Girl’s education was a bit of a controversial subject. Girls from wealthy and cultured homes were often educated by their mothers since they could hire enough help with the household work to have time to invest in their daughter’s education. They might enlist the aid of additional teaching masters for training in music, languages and dance. Alternatively, at the age of ten, parents might consider sending their daughter to a boarding school, sometimes for as little as a year or two to ‘finish’ their accomplishments. If the girls was in the way at home, she might be sent off for much longer.

Boarding school could be a risky proposition. Many girls' school were underfunded, badly managed, and were never quite respectable. Teachers frequently came from the ranks of clever, but poor former students, impoverished gentlewomen, poor relatives of the clergy or retired servants of the upper classes.

Subjects taught at these schools included decidedly nonacademic subjects like sewing and fancy needlework, drawing, dancing, music. Polite literature, including mythology, writing, arithmetic, botany, history, geography, and French formed the balance of the more academic studies. Rudiments of stagecraft and acting might also be taught as training in elocution and grace of movement.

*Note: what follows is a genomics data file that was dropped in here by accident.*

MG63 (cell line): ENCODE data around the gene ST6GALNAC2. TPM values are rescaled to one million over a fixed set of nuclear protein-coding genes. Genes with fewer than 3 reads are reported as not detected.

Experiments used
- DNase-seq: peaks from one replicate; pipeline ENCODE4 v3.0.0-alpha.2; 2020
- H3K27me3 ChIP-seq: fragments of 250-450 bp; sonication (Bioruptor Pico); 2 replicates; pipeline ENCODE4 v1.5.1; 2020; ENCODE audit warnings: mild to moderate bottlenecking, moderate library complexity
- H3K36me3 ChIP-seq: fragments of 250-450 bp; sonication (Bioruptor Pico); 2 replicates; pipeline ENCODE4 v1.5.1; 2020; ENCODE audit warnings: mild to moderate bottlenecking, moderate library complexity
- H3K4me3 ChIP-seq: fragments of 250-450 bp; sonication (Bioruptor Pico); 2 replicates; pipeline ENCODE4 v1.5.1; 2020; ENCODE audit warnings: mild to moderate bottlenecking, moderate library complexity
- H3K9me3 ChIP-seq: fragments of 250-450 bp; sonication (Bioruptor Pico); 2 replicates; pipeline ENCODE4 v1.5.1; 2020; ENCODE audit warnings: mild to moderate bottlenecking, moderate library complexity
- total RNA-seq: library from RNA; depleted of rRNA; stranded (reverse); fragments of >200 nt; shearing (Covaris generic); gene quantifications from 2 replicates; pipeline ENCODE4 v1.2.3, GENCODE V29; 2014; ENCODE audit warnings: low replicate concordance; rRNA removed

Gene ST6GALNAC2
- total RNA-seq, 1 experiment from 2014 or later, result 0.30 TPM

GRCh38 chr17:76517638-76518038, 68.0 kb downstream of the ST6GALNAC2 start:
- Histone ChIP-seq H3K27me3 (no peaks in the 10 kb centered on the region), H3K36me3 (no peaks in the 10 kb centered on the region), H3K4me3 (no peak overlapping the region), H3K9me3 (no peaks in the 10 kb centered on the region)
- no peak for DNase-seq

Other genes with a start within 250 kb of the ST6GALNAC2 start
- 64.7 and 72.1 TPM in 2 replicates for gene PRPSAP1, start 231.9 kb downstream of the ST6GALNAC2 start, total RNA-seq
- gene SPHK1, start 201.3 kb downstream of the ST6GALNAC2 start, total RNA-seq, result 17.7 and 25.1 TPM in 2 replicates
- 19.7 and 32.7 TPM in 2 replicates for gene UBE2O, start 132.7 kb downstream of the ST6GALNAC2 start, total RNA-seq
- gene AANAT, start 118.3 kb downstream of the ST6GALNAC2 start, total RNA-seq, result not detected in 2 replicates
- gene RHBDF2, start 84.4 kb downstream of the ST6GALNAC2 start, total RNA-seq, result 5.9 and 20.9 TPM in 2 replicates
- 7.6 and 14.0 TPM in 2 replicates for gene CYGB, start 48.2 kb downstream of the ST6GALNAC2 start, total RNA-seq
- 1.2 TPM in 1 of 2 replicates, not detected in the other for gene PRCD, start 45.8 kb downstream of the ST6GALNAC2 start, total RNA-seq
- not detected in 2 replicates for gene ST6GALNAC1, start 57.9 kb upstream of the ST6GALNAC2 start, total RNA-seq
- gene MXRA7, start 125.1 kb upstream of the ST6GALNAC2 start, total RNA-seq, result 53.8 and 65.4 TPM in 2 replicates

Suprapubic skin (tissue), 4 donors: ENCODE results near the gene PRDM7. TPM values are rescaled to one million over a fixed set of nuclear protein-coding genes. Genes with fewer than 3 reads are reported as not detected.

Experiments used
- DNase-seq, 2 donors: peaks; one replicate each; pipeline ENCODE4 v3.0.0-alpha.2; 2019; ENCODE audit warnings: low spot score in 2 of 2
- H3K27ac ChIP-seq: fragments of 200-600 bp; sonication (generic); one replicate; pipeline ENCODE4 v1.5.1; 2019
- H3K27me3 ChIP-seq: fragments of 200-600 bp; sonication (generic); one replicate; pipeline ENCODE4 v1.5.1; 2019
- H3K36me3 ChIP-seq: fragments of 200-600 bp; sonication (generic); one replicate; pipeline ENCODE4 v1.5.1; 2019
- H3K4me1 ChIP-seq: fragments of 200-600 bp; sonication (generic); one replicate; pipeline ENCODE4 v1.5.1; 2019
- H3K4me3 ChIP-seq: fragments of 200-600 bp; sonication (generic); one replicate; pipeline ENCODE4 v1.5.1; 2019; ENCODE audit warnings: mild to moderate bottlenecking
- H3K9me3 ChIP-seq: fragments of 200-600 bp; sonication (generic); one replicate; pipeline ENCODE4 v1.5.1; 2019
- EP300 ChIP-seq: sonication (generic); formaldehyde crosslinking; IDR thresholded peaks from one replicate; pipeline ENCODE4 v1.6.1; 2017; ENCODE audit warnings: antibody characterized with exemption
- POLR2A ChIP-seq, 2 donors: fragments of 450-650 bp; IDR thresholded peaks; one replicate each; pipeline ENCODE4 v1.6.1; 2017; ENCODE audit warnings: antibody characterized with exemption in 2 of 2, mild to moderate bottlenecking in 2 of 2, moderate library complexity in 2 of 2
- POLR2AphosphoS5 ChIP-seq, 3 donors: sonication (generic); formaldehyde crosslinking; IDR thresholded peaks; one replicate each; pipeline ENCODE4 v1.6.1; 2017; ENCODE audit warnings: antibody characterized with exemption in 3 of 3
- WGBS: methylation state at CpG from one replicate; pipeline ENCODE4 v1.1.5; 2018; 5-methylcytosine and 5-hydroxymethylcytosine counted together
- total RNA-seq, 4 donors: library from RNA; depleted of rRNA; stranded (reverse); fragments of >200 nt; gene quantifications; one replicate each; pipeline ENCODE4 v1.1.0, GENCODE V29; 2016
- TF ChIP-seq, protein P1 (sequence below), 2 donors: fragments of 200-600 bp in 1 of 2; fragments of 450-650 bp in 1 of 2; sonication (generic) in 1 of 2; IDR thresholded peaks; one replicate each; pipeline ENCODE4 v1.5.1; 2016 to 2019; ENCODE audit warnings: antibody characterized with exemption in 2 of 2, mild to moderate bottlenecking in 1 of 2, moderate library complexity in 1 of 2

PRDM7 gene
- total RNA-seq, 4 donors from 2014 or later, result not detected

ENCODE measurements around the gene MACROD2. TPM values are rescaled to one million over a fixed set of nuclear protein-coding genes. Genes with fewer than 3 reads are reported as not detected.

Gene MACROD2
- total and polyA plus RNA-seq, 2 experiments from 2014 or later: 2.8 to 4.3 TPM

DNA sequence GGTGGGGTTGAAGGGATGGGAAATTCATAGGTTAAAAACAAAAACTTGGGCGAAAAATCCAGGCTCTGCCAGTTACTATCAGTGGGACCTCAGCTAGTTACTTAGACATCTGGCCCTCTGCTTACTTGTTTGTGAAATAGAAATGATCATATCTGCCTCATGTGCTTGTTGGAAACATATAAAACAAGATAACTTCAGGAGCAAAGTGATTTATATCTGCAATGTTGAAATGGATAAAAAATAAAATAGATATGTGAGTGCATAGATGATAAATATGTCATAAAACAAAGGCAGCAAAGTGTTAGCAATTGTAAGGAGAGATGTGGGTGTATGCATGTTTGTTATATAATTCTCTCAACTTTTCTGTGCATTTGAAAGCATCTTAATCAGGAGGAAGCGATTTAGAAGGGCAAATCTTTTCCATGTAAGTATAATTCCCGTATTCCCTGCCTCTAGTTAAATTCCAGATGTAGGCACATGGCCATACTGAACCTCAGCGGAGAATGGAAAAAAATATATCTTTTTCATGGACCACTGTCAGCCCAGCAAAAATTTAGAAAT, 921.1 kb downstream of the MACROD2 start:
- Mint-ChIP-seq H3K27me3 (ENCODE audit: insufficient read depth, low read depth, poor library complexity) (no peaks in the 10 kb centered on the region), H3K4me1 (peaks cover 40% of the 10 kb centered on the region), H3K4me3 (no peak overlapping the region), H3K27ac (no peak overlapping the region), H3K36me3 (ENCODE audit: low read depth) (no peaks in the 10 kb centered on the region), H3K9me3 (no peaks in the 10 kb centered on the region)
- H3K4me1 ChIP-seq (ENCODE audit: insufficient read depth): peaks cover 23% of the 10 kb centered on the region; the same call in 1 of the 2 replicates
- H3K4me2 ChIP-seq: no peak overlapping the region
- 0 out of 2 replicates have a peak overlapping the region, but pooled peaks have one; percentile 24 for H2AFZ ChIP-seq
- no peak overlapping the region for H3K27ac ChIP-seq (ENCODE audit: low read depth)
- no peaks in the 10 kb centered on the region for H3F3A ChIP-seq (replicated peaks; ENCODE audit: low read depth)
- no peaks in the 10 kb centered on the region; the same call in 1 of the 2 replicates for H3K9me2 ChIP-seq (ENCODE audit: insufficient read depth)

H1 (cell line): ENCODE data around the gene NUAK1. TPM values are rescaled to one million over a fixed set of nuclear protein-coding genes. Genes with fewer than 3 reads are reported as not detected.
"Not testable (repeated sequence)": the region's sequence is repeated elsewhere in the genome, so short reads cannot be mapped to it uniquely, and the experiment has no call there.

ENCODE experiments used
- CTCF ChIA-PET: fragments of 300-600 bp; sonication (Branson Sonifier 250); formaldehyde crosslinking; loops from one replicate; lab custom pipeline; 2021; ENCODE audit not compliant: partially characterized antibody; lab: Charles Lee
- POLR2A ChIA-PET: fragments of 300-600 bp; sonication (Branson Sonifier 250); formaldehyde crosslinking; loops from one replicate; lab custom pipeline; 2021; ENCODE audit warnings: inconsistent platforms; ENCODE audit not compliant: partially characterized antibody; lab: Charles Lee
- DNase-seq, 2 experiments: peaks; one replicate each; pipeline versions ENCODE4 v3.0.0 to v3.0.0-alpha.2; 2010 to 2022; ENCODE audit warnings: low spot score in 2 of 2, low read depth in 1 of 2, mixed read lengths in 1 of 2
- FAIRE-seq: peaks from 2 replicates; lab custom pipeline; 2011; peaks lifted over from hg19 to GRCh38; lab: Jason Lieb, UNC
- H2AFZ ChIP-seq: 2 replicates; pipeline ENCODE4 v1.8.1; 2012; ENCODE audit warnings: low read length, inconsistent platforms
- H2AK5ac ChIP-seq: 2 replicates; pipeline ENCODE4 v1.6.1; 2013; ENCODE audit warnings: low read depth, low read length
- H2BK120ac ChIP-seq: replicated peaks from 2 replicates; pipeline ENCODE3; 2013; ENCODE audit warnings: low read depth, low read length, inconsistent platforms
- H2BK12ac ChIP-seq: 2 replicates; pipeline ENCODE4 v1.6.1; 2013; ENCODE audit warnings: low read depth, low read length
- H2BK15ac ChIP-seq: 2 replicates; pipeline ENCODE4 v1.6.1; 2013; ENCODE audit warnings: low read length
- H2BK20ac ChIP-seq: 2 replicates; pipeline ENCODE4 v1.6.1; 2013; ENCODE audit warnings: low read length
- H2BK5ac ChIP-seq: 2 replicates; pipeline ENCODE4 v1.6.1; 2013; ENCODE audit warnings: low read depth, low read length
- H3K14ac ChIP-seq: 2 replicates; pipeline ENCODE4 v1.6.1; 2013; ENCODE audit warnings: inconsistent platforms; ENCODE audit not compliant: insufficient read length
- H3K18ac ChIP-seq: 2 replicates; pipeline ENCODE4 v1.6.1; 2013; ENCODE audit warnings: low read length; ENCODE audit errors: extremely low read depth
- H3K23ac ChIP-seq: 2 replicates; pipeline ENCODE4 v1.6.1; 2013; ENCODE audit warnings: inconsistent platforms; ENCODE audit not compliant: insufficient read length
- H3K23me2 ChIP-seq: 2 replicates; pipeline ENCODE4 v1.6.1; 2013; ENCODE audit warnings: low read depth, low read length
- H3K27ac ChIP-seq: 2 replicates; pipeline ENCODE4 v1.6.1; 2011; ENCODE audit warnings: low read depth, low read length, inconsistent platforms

Parents typically paid twenty to thirty guineas per year for these schools. Some of these subjects, particularly those which required additional masters to be brought in, like dance, might incur additional fees. Washing and the privilege of being a ‘parlor boarder’ who enjoyed extra privileges like eating with the mistress of the school and using the parlor, also incurred additional fees.

Armed with these skills, a young woman would be considered ready to enter society and engage in the all-important task of finding a suitable husband.


Baird, Rosemary. Mistress of the House, Great Ladies and Grand Houses. Phoenix (2003)
Collins, Irene. Jane Austen, The Parson's Daughter; Hambledon (1998)
Collins, Irene. Jane Austen & the Clergy; The Hambledon Press (2002)
Davidoff, Leonore & Hall, Catherine. Family Fortunes: Men and Women of the English Middle Class 1780-1850;  Routledge (2002)
The Female Preceptor. Essays On The Duties Of The Female Sex, Conducted By A Lady. 1813 and 1814
Fullerton, Susannah. Jane Austen & Crime; JASA Press (2004)
Harvey, A. D. Sex in Georgian England; Phoenix Press (1994)
Ives, Susanna Educating Your Daughters – A Guide to English Boarding Schools in 1814, March, 10 2013.
Jones, Hazel. Jane Austen & Marriage; Continuum Books (2009)
Lane, Maggie. Jane Austen's World; Carlton Books (2005)
Laudermilk, Sharon & Hamlin, Teresa L. The Regency Companion; Garland Publishing (1989)